Let’s talk about mental health not in whispers, but in shouts

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Today authorities confirmed what has widely been speculated since the death of Attorney General Steve Marshall‘s wife Bridgette — that she in fact committed suicide.

Often times we only talk about suicide in the case of celebrities… Robin Williams, Kate Spade, Anthony Bourdain, and others. But the fact is suicide affects so many more of us. More importantly, the underlining cause of suicide, untreated mental illness or mental illness not responsive to medications and treatment, affects nearly all of us in some shape or form. I don’t know a single person not touched by mental illness — either persistent and severe conditions that plague them on and off throughout their lives, or acute in response to major life changes.

We have to do better as a society.

Although I write quite frequently about mental health and the importance of destigmafying it, and properly funding mental health care and community-based programs, and addressing it in our schools, even I feel like I don’t do enough.

I talk openly about my generalized anxiety disorder and the co-occurring depression that can come with it in extreme periods of stress. But I feel like nothing is enough. We have to make this an everyday conversation and rather than whisper about it we should shout. We should say out loud that one can no more control mental illness than they can control asthma, diabetes and other health conditions. What we can control however is how we address it. How we treat it. How we talk about it. Treatment shouldn’t be a dirty secret. Seeking treatment shouldn’t be made to seem like a sign of weakness.

Please join me and let’s all talk publicly about mental health. Let’s talk what’s happening in one another’s lives and in the lives of our loved ones, our neighbors, our colleagues. In loving, caring, and supportive ways.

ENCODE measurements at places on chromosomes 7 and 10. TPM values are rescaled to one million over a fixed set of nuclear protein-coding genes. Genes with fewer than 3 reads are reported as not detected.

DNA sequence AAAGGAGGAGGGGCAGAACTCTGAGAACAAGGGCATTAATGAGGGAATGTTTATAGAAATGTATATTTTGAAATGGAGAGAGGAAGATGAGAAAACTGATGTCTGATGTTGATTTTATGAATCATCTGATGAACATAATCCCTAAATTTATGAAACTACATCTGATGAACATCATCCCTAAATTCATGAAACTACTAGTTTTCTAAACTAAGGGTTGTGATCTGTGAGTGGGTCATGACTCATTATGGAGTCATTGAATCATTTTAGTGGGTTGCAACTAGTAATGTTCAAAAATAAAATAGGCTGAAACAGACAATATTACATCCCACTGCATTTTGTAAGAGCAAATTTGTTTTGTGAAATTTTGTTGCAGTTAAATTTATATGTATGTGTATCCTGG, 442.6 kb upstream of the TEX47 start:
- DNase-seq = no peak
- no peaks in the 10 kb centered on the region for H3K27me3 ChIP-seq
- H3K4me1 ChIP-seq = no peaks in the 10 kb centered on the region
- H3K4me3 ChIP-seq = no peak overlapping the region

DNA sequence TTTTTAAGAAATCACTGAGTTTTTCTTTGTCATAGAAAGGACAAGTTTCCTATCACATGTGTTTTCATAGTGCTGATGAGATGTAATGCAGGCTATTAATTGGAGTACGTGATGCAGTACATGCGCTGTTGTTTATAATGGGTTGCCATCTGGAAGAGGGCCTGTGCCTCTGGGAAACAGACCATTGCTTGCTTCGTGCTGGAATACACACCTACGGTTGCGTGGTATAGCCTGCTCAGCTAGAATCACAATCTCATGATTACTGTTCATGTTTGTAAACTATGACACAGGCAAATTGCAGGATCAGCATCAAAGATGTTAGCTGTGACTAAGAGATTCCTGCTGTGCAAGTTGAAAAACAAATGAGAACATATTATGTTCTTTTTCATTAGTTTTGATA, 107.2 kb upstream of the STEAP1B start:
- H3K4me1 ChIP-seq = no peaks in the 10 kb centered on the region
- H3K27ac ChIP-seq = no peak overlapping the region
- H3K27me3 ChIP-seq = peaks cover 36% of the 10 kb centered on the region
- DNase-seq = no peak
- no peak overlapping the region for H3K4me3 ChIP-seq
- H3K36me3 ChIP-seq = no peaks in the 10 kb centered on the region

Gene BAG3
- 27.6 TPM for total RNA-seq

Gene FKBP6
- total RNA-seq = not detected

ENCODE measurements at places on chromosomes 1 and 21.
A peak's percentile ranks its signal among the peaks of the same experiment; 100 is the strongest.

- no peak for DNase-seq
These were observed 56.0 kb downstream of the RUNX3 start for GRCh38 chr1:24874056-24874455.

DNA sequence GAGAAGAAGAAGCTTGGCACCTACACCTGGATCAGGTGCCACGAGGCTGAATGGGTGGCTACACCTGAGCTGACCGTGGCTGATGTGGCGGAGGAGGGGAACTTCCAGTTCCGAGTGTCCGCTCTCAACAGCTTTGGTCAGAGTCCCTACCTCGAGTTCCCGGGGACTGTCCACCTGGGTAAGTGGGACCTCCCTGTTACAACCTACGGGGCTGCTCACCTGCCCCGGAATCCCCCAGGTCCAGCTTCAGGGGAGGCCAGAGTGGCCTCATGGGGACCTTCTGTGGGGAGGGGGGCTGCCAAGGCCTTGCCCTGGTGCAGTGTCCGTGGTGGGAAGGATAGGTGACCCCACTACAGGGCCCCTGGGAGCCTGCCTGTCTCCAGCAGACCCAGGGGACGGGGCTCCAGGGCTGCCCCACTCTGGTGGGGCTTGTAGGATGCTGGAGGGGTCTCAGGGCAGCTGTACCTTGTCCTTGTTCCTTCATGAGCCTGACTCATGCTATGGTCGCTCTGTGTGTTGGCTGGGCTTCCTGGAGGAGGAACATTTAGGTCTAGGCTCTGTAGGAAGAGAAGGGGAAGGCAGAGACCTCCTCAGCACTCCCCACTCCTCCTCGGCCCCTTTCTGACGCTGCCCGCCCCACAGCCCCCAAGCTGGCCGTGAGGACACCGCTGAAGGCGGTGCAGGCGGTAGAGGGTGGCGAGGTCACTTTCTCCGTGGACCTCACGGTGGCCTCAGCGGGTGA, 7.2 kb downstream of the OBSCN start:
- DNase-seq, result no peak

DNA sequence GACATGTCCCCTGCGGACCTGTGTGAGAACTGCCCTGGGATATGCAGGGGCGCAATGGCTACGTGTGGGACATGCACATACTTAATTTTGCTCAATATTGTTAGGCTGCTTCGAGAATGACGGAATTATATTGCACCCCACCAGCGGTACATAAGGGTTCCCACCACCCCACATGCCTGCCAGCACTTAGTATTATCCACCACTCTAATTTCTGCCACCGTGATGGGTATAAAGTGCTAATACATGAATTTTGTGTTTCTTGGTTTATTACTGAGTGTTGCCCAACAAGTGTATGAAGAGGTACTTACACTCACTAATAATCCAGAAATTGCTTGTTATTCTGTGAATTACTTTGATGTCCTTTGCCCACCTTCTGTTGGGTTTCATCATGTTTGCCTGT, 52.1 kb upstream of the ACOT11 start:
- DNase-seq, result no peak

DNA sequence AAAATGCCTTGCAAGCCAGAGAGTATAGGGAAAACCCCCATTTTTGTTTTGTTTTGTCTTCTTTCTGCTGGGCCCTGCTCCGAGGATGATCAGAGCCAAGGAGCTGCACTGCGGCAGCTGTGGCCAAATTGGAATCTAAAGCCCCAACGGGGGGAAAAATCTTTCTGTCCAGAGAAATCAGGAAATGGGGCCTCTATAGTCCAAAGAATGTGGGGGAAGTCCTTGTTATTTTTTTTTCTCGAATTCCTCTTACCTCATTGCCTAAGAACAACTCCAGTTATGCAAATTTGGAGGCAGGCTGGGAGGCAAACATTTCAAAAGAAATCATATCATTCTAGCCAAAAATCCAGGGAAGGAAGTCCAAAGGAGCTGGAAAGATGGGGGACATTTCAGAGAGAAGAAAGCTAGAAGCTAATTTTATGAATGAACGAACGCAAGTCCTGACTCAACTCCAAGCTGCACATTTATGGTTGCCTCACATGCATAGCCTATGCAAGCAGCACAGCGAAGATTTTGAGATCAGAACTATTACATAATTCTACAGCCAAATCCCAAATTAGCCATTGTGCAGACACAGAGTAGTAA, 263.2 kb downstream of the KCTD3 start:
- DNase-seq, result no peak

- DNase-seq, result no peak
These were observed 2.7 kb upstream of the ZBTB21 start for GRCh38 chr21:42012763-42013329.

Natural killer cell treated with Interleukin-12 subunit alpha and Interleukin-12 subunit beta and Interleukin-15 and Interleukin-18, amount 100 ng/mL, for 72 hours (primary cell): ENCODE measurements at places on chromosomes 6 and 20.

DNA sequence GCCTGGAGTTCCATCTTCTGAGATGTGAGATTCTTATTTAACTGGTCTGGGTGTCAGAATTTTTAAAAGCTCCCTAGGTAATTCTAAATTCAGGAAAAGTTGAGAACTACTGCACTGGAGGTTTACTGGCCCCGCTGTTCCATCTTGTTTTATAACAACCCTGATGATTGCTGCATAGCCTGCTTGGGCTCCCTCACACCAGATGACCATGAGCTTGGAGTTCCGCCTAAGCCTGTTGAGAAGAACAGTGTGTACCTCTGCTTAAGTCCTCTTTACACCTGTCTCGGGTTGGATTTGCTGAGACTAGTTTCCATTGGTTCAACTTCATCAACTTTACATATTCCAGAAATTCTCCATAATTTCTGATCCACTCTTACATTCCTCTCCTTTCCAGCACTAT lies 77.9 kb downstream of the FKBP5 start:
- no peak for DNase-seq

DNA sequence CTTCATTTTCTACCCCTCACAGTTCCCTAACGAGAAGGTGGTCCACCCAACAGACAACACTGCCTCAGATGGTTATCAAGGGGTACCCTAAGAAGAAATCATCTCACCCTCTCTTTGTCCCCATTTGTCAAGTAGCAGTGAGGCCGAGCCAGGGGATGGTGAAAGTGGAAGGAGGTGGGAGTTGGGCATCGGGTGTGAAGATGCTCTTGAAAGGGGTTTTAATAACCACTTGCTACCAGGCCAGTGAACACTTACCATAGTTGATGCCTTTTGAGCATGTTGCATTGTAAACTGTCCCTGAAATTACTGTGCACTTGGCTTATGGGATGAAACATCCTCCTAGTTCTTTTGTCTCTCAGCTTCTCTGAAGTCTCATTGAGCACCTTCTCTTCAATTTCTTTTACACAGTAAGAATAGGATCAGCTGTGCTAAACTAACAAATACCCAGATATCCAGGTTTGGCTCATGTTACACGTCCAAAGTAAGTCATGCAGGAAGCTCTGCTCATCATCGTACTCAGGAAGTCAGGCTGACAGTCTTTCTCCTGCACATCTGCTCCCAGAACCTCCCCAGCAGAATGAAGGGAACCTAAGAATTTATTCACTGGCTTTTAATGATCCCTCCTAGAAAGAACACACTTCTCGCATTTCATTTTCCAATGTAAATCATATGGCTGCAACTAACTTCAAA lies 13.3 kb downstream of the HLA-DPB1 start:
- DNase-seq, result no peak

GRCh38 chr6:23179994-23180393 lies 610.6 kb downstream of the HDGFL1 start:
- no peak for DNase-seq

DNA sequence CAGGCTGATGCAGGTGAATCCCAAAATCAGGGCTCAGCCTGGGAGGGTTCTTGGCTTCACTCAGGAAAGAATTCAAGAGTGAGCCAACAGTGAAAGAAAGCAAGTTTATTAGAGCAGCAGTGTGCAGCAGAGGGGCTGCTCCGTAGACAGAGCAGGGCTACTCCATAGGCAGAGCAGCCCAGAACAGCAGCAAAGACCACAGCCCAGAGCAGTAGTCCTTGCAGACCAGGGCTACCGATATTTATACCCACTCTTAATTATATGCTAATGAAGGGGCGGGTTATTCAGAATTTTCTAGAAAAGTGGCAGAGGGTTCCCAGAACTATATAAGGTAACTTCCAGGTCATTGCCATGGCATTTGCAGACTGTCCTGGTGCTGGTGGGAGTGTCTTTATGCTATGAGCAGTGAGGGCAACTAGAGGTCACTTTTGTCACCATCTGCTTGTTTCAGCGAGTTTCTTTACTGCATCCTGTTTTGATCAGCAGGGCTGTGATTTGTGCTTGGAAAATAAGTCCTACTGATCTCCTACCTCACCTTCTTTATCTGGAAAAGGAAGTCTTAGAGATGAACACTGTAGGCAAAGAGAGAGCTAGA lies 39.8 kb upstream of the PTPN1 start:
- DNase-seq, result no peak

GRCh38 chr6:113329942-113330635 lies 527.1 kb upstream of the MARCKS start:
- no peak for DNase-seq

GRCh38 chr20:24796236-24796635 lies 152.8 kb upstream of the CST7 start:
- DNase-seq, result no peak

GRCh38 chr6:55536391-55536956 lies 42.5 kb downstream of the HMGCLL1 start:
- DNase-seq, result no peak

My heart breaks for Steve Marshall and his daughter Faith (I find myself in tears writing this now) and all I can ask for is in this time we don’t gloss over the opportunity to do better.

I hereby call on state and lawmakers to take on this issue now. It shouldn’t take another mass shooting, or another celebrity suicide or God forbid the tragedy that the Marshall family is enduring right now to bring up the conversation. The time is now. Let’s all go out and do better!

Here are some state and national resources below about mental health:

  • NAMI Alabama: The mission statement/purpose of NAMI Alabama is to provide support, education, and advocacy for persons with mental illnesses, their families, and others whose lives are affected by these brain disorders. This is accomplished by:
    • Educating the people of Alabama about mental illness thereby reducing stigma
    • Providing support for individuals with mental illness to grow and contribute to their community
    • Developing, nurturing and coordinating a statewide network of local affiliates
    • Promoting public policies which expand services and improve treatment for all persons living with a mental illness and supporting research leading to the control and management of mental illness
  • Alabama Department of Mental Health: The state agency tasked with, “Promoting the health and well-being of Alabamians with mental illnesses, developmental disabilities and substance use disorders.”
  • Substance Abuse and Mental Health Services Administration (SAMHSA): The agency within the U.S. Department of Health and Human Services that leads public health efforts to advance the behavioral health of the nation. SAMHSA’s mission is to reduce the impact of substance abuse and mental illness on America’s communities.
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